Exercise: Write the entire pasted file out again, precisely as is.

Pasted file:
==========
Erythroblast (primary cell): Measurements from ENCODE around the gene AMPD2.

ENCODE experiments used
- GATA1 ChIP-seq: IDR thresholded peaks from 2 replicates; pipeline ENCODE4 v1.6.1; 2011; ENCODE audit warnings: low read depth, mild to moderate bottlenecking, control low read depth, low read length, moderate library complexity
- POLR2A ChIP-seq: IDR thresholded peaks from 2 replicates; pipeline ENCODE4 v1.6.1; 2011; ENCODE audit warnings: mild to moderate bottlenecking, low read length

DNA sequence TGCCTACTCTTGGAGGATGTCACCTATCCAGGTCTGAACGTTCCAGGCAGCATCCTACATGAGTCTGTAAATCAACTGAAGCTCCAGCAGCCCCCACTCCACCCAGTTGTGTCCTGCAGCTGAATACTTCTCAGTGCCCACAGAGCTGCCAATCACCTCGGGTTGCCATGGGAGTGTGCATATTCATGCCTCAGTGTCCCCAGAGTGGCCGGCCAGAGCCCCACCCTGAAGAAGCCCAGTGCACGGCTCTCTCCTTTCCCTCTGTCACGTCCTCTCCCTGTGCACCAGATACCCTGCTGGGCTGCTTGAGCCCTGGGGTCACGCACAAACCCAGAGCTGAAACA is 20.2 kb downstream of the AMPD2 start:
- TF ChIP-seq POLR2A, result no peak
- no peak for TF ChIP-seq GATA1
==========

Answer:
Erythroblast (primary cell): Measurements from ENCODE around the gene AMPD2.

ENCODE experiments used
- GATA1 ChIP-seq: IDR thresholded peaks from 2 replicates; pipeline ENCODE4 v1.6.1; 2011; ENCODE audit warnings: low read depth, mild to moderate bottlenecking, control low read depth, low read length, moderate library complexity
- POLR2A ChIP-seq: IDR thresholded peaks from 2 replicates; pipeline ENCODE4 v1.6.1; 2011; ENCODE audit warnings: mild to moderate bottlenecking, low read length

DNA sequence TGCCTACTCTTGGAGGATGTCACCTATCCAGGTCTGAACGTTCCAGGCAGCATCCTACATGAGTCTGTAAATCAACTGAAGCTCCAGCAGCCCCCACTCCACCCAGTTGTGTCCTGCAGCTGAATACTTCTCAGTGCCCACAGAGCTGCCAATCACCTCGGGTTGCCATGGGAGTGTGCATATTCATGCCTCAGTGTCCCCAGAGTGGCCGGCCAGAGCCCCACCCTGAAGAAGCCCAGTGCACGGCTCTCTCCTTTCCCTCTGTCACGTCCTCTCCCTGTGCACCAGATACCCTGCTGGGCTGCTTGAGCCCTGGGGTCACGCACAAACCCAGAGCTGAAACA is 20.2 kb downstream of the AMPD2 start:
- TF ChIP-seq POLR2A, result no peak
- no peak for TF ChIP-seq GATA1